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Review – Anime – Kiki’s Delivery Service

NOTE: This Review was originally posted to Anime Boredom

While not the second Miyazaki film I’ve watched, it’s the second I paid enough attention to that I could make some sort of judgment on it. While taking Japanese in High School we watched Totoro in pure Japanese (without Subtitles). I’ve vaguely paid attention to Princess Mononoki when it came on Cartoon Network a few months ago. I greatly enjoyed Spirited Away when I found it at a garage sale for 3 dollars. Recently at work we aired Kiki’s Delivery Service. I was kind of stuck monitoring some equipment repairs when we aired it so I made a point to watch it. I’d been meaning to see more of Miyazaki’s films after Spirited Away.

I can’t say I’m really much of an anime fan. Most of the series and movies I actually do enjoy are severely outdated. What I do enjoy though is a good story that’s not full out lame pseudo jokes or pointless love triangles that go nowhere for 500 episodes. That is what I see in these films. It would seem someone else sees this too since Disney has opted to dub) several Miyazaki films into English. Did I mention I hate subtitles?

Enough rambling intro then, let’s cut to the meat of this review. Kiki’s delivery service is a fairly simple film about a young beginner witch trying to make her way in the world. The time period for this film is roughly mid 1900s judging by the setting. It takes place mostly in a relatively nondescript European town. The first thing that comes off as a bit off is Kiki’s young age of thirteen to be setting out to live on her own. Honestly this and the fact that Osono (the baker woman) so quickly and readily trusts this young stranger almost immediately are my only two real complaints with the plot.

Anyway, Kiki takes up residence with Osono after helping the baker out and she starts up Kiki’s Flying Delivery Service. Despite that Kiki is a witch, her only real witch-like power seems to be the ability ot fly a broom. Well, she can also talk to her cat Jiji. She is not the type of witch to eat young children or throw fireballs at small dogs and scarecrows it seems. She doesn’t use any sort of magic to produce food or do chores either.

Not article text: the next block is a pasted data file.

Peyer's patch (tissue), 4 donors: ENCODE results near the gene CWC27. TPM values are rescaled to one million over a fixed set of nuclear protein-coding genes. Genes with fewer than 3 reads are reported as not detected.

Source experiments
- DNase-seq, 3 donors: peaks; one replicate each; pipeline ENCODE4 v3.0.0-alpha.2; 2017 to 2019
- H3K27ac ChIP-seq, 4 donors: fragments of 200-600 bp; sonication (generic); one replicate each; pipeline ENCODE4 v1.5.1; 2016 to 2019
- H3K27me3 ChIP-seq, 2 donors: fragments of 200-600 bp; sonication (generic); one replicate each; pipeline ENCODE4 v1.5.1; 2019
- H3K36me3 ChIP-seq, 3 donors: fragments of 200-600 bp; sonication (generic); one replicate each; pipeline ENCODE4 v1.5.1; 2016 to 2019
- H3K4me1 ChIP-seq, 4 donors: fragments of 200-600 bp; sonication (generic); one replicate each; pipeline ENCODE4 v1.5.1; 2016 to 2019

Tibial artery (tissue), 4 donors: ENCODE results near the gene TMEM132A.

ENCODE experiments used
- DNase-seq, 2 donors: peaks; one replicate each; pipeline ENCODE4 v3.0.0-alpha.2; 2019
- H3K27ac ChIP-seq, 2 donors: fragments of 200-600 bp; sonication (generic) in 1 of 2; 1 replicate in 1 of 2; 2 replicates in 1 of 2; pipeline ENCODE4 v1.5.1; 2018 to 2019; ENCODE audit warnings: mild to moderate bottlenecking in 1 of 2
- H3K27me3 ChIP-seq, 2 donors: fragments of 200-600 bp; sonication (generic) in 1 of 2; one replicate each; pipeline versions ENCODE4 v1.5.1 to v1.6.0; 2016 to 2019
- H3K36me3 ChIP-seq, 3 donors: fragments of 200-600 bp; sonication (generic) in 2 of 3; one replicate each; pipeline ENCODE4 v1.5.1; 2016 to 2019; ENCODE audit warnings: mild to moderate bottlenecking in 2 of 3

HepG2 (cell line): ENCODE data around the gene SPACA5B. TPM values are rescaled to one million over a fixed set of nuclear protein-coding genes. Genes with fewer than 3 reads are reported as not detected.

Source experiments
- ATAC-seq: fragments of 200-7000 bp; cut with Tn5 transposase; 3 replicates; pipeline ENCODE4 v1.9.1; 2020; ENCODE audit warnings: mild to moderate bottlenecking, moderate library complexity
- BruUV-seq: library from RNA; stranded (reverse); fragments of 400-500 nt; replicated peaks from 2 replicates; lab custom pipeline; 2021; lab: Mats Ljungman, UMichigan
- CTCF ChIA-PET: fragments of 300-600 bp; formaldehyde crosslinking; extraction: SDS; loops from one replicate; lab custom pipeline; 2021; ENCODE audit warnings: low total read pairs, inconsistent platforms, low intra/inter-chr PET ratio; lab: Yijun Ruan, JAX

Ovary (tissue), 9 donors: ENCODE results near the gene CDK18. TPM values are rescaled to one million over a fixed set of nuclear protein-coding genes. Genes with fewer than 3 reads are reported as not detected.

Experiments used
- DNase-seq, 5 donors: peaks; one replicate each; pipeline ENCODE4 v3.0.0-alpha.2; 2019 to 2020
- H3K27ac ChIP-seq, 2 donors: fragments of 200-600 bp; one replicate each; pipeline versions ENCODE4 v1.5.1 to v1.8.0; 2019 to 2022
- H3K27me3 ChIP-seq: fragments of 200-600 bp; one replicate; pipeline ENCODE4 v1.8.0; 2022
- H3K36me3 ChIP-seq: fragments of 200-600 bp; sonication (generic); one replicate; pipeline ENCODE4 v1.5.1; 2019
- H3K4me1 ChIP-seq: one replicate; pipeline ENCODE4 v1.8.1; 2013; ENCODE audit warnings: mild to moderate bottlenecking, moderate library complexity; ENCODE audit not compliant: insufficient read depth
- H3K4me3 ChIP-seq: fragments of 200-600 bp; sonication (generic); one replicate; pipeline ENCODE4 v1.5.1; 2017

Which brings us to the general theme of the movie. It takes hard work to succeed and one shouldn’t give up even when you’re down. The themes in this film are actually very similar to those of Spirited Away (the other Miyazaki film I’ve reviewed). The primary difference is that this movie has less random confusing points than Spirited Away. I’d be inclined to say this film is superior to the other except it’s less visually impressive over all. The wonder and randomness in Spirited Away certainly helped add to the “epic” appeal. Some of that feel is lost in this almost down to earth film. Other than her ability to Fly, Kiki’s pretty much just an ordinary delivery girl.

Fortunately, there’s Jiji to help spice things up. Jiji has two important entertainment functions in the movie. First he gets to serve as a decoy stuffed cat at the hands of a rather bratty child and his dog. Second he gains a love interest in the form of a snooty cat.

The snooty cat actually serves a significant plot use at one point involving Jiji and Kiki’s relationship that isn’t real clear at first. I’ll have to pass on giving away too much more detail though as I’d rather not give an exposition of the entire plot. The film does build up to a fitting climax however.